The worldwide slump in semiconductors is beginning to take its toll on Japanese manufacturers, who have been forced to cut back on capital spending for the first time since they entered the chip business in the early 1970s.
Despite their recent market success against U.S. firms, the Japanese semiconductor makers will slash by 23%, to $2.7 billion, spending on chip-related property, plants and equipment this year, San Jose market researcher Dataquest said Wednesday. In 1984, chip-related spending by those companies totaled $3.5 billion as they came to dominate markets for key categories of high-volume semiconductors.
One of the major Japanese firms, electronic conglomerate Hitachi Ltd., said that its earlier forecast of a 20% decrease in semiconductor spending might have been too optimistic and that its reduction might be closer to 30%. The company said the spending cutbacks won’t affect its recent pledge to increase U.S. investments and jobs, a step intended to ease protectionist pressure.
The cutbacks mean that most of the Japanese firms won’t be expanding their manufacturing capacity as much as they intended this year. Japan’s pell-mell spending on plants despite the poor market has been a major complaint of U.S. semiconductor firms, who blame the resulting overcapacity for plummeting prices.
However, analysts said the cutbacks are apparently in response to the bleak semiconductor market rather than to recent U.S. political pressure. And Dataquest said the Japanese companies still collectively will outspend the independent U.S. semiconductor firms this year by more than $300 million.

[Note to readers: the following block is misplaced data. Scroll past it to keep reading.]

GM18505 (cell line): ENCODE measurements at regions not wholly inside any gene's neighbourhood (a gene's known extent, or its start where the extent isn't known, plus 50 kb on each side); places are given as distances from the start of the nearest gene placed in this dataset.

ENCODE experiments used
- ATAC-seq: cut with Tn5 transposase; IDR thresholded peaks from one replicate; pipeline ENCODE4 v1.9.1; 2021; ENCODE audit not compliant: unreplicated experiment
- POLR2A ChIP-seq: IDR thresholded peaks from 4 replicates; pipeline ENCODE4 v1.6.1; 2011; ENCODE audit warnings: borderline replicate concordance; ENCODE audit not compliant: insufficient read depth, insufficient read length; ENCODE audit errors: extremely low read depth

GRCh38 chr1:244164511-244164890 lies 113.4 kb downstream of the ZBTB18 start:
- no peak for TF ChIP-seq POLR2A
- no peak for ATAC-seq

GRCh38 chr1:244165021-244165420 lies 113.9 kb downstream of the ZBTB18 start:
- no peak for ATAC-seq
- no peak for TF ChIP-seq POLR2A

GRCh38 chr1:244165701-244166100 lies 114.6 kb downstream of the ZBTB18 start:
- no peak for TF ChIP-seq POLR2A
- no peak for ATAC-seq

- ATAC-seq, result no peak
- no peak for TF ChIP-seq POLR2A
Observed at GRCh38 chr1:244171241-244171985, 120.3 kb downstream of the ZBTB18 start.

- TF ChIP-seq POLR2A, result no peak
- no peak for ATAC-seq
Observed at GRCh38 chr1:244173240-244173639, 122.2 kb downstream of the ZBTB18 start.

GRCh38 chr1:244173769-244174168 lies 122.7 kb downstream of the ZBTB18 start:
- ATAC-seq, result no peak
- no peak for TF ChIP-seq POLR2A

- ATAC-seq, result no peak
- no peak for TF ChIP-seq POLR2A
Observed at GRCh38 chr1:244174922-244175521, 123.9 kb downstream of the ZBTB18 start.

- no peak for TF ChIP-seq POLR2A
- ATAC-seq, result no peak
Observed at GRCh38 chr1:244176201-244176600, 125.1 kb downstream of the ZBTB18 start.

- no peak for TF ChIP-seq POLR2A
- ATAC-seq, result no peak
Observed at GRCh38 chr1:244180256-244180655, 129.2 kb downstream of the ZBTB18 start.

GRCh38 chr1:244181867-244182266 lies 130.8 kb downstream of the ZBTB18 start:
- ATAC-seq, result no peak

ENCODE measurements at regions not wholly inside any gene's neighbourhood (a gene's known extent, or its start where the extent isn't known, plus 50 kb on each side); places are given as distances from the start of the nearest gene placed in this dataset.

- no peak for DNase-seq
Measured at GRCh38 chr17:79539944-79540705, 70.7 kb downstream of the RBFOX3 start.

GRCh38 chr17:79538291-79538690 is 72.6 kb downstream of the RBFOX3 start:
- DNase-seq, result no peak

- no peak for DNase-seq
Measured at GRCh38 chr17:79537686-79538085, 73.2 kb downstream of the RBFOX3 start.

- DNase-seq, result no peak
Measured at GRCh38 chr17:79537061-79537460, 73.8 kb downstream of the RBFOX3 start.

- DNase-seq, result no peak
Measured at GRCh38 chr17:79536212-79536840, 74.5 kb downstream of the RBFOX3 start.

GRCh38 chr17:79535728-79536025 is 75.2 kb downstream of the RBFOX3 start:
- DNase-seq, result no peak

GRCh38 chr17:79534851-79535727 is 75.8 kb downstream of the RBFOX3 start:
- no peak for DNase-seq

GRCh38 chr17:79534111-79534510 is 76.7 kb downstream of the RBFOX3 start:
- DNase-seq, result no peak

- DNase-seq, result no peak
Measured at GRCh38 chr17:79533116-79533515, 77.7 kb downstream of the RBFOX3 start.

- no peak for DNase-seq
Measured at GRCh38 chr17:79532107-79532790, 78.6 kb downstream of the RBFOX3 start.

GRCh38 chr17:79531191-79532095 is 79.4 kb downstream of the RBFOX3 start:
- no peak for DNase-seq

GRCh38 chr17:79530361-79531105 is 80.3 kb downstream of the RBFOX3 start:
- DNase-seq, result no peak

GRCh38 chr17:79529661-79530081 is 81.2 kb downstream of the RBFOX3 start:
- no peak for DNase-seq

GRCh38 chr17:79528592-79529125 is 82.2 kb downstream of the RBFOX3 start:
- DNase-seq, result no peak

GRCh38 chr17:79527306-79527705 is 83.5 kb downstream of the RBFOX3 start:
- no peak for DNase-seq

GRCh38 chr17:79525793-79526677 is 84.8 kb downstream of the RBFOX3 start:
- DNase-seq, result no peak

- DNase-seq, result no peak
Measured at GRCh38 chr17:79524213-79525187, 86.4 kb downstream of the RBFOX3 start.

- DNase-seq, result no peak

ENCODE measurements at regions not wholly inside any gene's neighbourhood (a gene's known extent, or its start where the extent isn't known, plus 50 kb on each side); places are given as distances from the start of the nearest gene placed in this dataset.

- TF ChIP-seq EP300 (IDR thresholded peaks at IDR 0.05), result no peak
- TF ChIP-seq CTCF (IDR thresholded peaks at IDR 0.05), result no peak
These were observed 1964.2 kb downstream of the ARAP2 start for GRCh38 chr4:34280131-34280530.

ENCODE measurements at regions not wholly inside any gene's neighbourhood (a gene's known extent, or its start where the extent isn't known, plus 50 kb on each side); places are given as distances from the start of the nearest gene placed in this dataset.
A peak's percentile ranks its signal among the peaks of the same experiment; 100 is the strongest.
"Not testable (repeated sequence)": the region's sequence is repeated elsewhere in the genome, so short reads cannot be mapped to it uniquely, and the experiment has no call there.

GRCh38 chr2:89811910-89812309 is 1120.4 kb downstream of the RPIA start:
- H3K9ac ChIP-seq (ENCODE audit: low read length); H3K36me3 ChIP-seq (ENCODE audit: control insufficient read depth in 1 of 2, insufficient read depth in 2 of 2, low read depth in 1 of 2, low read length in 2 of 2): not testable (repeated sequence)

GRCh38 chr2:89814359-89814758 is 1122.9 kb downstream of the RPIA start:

“I don’t think this represents any moderation in their overall strategy at all,” said Thomas D. Hinkelman, president of the Semiconductor Industry Assn., a U.S. industry group that has registered complaints about trade practices of Japanese competitors.
The retrenchment comes amid a persistent global weakness in demand and prices for semiconductors, largely because of reduced growth in sales of computers, a major chip user. Dataquest also said Wednesday that it was further reducing its forecast for U.S. consumption of semiconductors this year to $9.14 billion, a 31% falloff from 1984. Earlier, Dataquest had foreseen a 20% decline, assuming a second-half improvement that hasn’t materialized.
The cutbacks in spending by the Japanese range from a 47% plunge at Fujitsu, to $280 million, to about 15% at Matsushita, to $401 million. Two firms, Sanyo and Sharp, plan increases of 25% and 35%, respectively, according to Dataquest.
Hitachi’s semiconductor division was cited by analyst George Haloulakos, of Seattle-based Cable, Howse & Ragen, as the main reason he believed that Hitachi earnings this year will fall by 25% and revenue will be flat.
A Hitachi internal directive to undercut competitors’ prices has touched off a Justice Department investigation and fueled protectionist sentiment in Congress.
Hitachi officials said Wednesday that their reduction in capital spending will be confined to cheap, high-volume chips where supply is greatest and prices weakest.
A Hitachi official said: “If we thought the capacity was needed, we’d be building it.”
The company also said its Irving, Tex., semiconductor assembly plant will phase out production of 64K dynamic random access memory chips later this year and replace it with increased production of more powerful and expensive 256K chips at the plant.